The sofa manufacturing process dates all the way back to the time of ancient Egypt. Many of the pharaohs tombs had been furnished with sofas and other furniture as well. Most furnishings had been reserved only for the rich back in those days. In the West, upholstery became more popular over the years as our technology and resources improved. Before the 1500’s, many tapestries were made and used as a source of insulation. These tapestries were even applied to hard benches. Looking back in time, these tapestries were main building block toward manufacturing better couches.
Not many people know about how much time goes into constructing a sofa. Handmade or factory process doesn’t really make much of a difference because it still can take weeks or even months to make a sofa. A single couch will require 300 to 600 hours of labor. Each couch requires heavy machinery such as power saws. There are also hand tools used to carve out couch frames, giving it a highly unique look. In this article, we will discuss the basics of manufacturing a sofa and how it is done.
Sofa materials, origin and sustainability
There are many materials needed to create a sofa. Here is some information on how a sofa is made. If after reading this article you want to learn more about the sofa manufacturing process, there are many articles on Eastman Furniture.
The first step is constructing the frame. Think of it as the skeletal foundation. The wood must be clear of any type of damage, scratches, or defects. When an upholstery craftsman makes the sofa, they measure the thickness of the wood. The reason why is because they must take into consideration the webbing. All arms, back sections, seats and legs are secured using glue joints and comer braces. Each is screwed into place accordingly.
After this, it is time to add the padding. One type of webbing is called Jute which was crafted in India. The Jute is taken and interwoven into sections. These are stretched over the entire frame and then screwed down. The springs must be secured into the webbing by using flax twine as strap. About 2 lines of the twine are used, placing in position and then secured around the spring from back to the front. More lines are added to the rows after this.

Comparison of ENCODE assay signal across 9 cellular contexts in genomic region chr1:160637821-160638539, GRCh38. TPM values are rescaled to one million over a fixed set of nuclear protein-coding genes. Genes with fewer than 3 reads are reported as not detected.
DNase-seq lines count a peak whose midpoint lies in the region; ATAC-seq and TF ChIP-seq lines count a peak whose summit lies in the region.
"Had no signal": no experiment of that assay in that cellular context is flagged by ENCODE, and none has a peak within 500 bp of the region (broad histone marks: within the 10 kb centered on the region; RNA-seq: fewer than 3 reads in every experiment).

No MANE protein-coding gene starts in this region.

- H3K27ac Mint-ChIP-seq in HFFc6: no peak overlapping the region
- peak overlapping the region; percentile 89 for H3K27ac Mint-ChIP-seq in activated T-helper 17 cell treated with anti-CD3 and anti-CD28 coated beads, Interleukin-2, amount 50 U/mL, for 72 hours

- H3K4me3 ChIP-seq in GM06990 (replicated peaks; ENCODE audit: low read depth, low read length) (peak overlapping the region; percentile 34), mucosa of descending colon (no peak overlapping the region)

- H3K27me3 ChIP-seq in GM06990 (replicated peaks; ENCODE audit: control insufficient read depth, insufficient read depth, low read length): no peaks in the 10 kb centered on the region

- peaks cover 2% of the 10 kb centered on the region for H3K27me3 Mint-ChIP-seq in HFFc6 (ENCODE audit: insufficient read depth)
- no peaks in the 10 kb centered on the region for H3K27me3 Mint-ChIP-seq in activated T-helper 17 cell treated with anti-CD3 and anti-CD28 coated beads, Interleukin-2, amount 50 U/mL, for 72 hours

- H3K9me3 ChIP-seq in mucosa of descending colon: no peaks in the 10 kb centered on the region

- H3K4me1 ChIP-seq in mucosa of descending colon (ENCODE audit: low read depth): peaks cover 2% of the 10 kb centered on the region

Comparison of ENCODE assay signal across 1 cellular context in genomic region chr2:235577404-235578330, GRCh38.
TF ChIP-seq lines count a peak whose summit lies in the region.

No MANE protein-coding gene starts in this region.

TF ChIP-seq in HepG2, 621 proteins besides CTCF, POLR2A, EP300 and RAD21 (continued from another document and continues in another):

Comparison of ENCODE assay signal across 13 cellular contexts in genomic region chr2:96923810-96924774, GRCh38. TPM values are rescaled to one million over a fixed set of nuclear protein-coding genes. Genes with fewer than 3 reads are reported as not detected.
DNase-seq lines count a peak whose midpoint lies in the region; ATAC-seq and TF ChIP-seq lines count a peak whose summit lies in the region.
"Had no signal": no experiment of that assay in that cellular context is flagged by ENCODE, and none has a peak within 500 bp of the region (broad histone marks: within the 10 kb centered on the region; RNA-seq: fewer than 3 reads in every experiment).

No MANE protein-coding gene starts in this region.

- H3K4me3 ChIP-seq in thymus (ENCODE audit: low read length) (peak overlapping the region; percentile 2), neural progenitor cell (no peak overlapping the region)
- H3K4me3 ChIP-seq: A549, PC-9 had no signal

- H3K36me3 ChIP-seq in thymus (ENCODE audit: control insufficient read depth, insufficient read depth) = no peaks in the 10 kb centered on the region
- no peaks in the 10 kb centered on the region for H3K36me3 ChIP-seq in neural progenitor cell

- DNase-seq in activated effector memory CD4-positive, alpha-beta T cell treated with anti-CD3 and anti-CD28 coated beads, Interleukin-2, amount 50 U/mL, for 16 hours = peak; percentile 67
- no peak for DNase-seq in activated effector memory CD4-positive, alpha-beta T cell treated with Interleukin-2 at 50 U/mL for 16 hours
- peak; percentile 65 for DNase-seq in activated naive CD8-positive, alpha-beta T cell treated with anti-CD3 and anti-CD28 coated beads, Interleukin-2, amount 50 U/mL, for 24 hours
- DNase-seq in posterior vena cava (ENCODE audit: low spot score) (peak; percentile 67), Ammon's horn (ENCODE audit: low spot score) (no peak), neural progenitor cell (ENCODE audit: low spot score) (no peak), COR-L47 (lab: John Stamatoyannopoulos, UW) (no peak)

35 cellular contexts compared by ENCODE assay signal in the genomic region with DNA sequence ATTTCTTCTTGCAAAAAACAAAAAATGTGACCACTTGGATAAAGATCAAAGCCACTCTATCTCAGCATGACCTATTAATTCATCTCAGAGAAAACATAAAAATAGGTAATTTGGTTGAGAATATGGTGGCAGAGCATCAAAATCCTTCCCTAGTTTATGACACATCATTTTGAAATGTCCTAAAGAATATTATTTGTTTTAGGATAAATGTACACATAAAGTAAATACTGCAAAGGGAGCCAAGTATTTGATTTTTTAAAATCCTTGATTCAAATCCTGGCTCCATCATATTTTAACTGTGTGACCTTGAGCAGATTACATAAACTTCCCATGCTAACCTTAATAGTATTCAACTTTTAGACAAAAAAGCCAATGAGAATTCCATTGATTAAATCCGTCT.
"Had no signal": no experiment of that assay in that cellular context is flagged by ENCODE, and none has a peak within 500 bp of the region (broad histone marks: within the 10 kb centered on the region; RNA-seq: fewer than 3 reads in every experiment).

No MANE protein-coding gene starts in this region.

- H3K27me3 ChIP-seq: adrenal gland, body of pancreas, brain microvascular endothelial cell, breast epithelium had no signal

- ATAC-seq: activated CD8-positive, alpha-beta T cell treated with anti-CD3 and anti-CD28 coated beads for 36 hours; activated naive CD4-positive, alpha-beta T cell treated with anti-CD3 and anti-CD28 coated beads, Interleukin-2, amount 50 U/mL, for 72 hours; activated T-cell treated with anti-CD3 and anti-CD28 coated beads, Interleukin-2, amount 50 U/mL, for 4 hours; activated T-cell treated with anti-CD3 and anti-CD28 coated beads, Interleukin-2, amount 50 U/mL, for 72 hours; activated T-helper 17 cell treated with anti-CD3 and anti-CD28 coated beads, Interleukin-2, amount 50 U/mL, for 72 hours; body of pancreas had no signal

Every part is padded using layers of burlap. Sometimes they also add horsehair or any other synthetic material during the construction of the sofa. Once this is done, they cover everything with a muslin sheet. The arms of the chair are also constructed the same way using padding and burlap. Extra padding has also been secured to the arms for a more comfortable fit.
Measuring and recording takes place in a cutting list. Each piece and panel must be measured. This way they don’t use too much fabric or not enough. Each panel has been outlined in chalk so this way they match all of the seams during application. If the pieces or panels require sewing, this will be done prior to fitting.
Once everything is finished, the sofa must be flipped over. The base will be covered with a special fabric dust cover. This is the time they choose a skirt and add welted panel covers. The cushions are obviously made separately in order to cover the seats.
Sofa manufacturing; Made from MDF, pine, hardwood
The frame of a sofa is the most important part since this mainly holds everything together. High-end sofas are often made from kiln-dried hardwood such as oak or maple. These are constructed using screws, glue and wood blocks. Additionally, metal corner braces are added to strengthen the couch and add to it’s durability. These sofas have a life of a hundred years or more.
With medium priced sofas, they include hardwood and also softer woods such as pine or plywood. These may not be the best when compared with high-end sofas but they won’t fall apart the moment you sit in them. Pine usually shapes out the curves within the arms of the couch and even the back. Sometimes they even reinforce these with plywood to give the sofa extra strength.
Lastly is inexpensive sofas which you should try to stay away from. The reason being is because alot are made from pine and chipboard. This sofa may last for 7 years if you take good care of it. Otherwise, it is not good if you have kids who like to jump on the couch. The problem with these sofas is that the arms tend to wiggle and everything is put together using staples and metal braces. The staples aren’t very adequate for this type of sofa and can become loose or out of place.
Fire proofing and suitability to tenants
Many sofas that have been constructed over the last decade will contain flame retardants so you don’t need to worry about fire proofing. You can tell if your couch is fireproof by flipping it over and reading the tag. It usually has a reading from the California Bureau of Home Furnishing Technical Building 117 which states that it meets all of the flammability requirements. This requirement goes all the way back to 1970 however if you have an antique sofa that is from the 1940’s or even older, you may need to get a new sofa.
The state standard is a little different now since many parents were worried about the toxicity of flame retardants. It was found that flame retardants can be dangerous for children to breathe in. Therefore, the state standards now only require that sofas are “cigarette resistant” instead of “flame resistant” which makes a big difference.